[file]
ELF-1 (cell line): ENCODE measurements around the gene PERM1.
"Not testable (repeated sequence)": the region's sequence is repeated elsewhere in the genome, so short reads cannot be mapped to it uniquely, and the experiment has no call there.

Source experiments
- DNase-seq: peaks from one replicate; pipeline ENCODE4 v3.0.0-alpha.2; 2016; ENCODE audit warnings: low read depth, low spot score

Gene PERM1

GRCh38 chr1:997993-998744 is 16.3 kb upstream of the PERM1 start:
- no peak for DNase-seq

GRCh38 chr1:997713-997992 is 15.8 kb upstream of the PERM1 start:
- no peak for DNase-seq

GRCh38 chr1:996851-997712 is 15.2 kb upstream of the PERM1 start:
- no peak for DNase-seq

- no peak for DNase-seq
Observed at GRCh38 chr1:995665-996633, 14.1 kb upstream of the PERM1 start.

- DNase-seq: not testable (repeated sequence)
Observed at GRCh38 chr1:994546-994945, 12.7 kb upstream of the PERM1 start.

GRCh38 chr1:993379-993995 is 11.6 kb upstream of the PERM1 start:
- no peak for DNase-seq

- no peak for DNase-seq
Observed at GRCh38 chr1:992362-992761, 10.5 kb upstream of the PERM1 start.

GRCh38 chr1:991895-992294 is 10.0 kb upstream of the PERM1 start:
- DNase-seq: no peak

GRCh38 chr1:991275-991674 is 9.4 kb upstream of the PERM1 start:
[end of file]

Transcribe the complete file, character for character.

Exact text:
ELF-1 (cell line): ENCODE measurements around the gene PERM1.
"Not testable (repeated sequence)": the region's sequence is repeated elsewhere in the genome, so short reads cannot be mapped to it uniquely, and the experiment has no call there.

Source experiments
- DNase-seq: peaks from one replicate; pipeline ENCODE4 v3.0.0-alpha.2; 2016; ENCODE audit warnings: low read depth, low spot score

Gene PERM1

GRCh38 chr1:997993-998744 is 16.3 kb upstream of the PERM1 start:
- no peak for DNase-seq

GRCh38 chr1:997713-997992 is 15.8 kb upstream of the PERM1 start:
- no peak for DNase-seq

GRCh38 chr1:996851-997712 is 15.2 kb upstream of the PERM1 start:
- no peak for DNase-seq

- no peak for DNase-seq
Observed at GRCh38 chr1:995665-996633, 14.1 kb upstream of the PERM1 start.

- DNase-seq: not testable (repeated sequence)
Observed at GRCh38 chr1:994546-994945, 12.7 kb upstream of the PERM1 start.

GRCh38 chr1:993379-993995 is 11.6 kb upstream of the PERM1 start:
- no peak for DNase-seq

- no peak for DNase-seq
Observed at GRCh38 chr1:992362-992761, 10.5 kb upstream of the PERM1 start.

GRCh38 chr1:991895-992294 is 10.0 kb upstream of the PERM1 start:
- DNase-seq: no peak

GRCh38 chr1:991275-991674 is 9.4 kb upstream of the PERM1 start: